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“The minute they came to me and asked if I’d support them I was more than happy to,” says Montague, who was also one of the producers of Griffiths’ feature film directing debut Ride Like a Girl.

She said the impact of coronavirus on the film industry had been particularly severe, with almost all production shut down and a majority of cast and crew ineligible for JobKeeper because of the short-term, gig-based nature of employment.

“In this time of crisis I think all communities need to support the industry they’re in.”

MIFF announced on April 7 that this year’s event, scheduled to run August 6-23, would not go ahead. But even as he was staring into “a black hole of disappointment”, artistic director Al Cossar and the rest of the senior management team were exploring the possibility of some sort of alternative event.

What they have come up with is MIFF 68½ – a nod both to Federico Fellini’s cinema classic and the fact this year’s event is not quite what had been planned for the festival’s 69th iteration.

“This isn’t a substitute, it’s a creative response to our circumstances,” says Cossar. “This is a time of experimentation and it is very much about finding and fostering audiences where they are right now.”

Films will be screened on a pay-per-view basis, with most available for the duration of the festival. A small number of sessions will be time-specific, “to create a sense of community event”. The program has not yet been finalised, but Cossar says free programs such as MIFF Talks will be part of the offering.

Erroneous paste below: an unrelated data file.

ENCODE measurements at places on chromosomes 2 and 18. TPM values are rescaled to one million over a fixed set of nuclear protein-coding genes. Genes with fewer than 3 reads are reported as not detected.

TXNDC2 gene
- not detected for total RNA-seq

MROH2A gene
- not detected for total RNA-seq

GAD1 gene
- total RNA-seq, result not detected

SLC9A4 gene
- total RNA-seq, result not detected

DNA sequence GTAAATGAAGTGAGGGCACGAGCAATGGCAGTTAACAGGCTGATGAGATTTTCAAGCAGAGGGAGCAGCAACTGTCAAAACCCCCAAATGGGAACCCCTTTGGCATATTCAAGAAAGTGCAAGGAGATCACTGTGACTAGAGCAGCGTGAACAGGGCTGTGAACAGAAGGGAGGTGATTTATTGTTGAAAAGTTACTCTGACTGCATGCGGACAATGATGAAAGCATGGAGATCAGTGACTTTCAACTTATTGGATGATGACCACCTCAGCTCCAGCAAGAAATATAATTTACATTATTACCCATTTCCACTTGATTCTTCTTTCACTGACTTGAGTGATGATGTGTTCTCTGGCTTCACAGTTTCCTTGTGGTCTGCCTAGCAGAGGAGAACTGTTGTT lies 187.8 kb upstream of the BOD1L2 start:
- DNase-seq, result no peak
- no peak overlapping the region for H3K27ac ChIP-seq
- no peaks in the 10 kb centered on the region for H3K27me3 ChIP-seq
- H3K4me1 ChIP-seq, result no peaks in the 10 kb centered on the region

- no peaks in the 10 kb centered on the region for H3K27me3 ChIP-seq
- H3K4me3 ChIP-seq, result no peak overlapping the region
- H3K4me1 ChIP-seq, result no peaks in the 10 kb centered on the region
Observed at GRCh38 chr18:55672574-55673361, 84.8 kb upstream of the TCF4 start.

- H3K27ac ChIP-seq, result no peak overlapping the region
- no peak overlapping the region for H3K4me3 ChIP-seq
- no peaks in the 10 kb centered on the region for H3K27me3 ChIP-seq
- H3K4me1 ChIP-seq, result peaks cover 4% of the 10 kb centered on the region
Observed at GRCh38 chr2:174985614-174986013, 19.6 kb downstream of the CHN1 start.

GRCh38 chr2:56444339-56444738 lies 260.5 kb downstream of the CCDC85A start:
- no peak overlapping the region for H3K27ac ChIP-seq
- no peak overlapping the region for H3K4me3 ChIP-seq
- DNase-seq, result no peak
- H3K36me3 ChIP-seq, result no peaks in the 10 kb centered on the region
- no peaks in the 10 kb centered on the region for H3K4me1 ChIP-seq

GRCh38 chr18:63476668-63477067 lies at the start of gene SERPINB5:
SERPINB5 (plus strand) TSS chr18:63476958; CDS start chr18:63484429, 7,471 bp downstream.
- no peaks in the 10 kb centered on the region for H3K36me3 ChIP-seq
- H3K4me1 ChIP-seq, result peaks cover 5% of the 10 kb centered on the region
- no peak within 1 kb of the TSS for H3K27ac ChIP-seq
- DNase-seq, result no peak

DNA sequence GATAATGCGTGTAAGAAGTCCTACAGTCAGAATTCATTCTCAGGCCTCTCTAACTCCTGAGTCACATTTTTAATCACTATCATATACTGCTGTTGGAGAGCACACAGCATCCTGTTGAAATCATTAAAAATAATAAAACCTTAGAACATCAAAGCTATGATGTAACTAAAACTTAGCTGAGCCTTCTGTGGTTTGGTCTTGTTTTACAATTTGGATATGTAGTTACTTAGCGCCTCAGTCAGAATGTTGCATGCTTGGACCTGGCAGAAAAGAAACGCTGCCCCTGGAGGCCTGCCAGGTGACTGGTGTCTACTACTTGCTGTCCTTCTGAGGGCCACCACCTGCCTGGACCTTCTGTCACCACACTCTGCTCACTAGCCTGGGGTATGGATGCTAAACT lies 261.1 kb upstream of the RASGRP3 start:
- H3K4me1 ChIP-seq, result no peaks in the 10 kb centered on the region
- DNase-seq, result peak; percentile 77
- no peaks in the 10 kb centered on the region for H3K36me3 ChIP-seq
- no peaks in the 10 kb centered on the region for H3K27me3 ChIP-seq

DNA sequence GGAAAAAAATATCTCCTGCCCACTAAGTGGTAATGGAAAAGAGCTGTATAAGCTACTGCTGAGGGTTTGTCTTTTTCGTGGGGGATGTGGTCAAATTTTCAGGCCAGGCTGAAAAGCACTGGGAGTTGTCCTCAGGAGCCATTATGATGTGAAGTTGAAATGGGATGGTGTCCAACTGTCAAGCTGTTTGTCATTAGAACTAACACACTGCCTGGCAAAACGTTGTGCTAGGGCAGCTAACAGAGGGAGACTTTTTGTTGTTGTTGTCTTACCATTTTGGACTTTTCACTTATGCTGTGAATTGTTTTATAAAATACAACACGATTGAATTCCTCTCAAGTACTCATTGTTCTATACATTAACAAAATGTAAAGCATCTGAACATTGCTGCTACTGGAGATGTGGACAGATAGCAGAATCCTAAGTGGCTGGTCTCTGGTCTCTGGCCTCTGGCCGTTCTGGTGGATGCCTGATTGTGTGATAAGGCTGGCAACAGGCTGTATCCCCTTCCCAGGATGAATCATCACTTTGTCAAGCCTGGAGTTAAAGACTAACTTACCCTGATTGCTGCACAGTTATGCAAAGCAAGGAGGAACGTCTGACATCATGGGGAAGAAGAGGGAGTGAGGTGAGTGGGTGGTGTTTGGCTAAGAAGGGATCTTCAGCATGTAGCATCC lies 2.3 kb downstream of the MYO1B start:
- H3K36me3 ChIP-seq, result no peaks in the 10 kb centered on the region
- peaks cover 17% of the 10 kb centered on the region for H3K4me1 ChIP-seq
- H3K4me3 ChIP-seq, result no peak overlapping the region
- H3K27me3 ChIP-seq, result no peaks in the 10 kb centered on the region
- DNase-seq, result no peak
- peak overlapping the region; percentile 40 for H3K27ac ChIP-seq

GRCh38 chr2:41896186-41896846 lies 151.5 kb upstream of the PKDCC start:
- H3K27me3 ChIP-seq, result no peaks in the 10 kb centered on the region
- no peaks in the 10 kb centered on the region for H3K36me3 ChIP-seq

There are, he believes, opportunities in this reimagined festival that could serve MIFF well into the future.

“There’s definite potential for regional connectivity, the MIFF Schools program,” Cossar says. “It won’t replace what MIFF does – that’s something that will take place in cinemas, and we will always aspire to bring people together, but there are opportunities.”

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Griffiths agrees. “Often cultural things evolve at a glacial pace, and nothing makes us adapt as fast as war and pandemics,” she says. “We can’t predict what lasting change will come from this, but we can predict that change will come. But I don’t think it will mean the demise of the medium at all.”

There is a chance that movie theatres will have reopened by the time this digital MIFF rolls around. In fact, the National Association of Cinema Operators announced on Tuesday it had targeted a July restart for the sector, with several senior figures telling this masthead that July 16, the date Christopher Nolan’s big-budget Tenet is due to open around the world, has “totemic” significance in their planning.

NACO did warn, however, that cinemas would not open until it was deemed medically responsible to do so and until the US market had restarted (because the supply of Hollywood films is so crucial to the major exhibitors).

At any rate, Cossar insists “we’re committed to this project even if cinemas do reopen then”.

“There may still be gathering bans plus social distancing protocols in place, which provide uncertainty as to how cinemas may operate,” he adds. “So if they do hit that mark in mid-July, we’d still see a huge amount of relevance with MIFF 68½ for audiences.”

MIFF 68½ will run August 6-23. The Age is a festival media partner.

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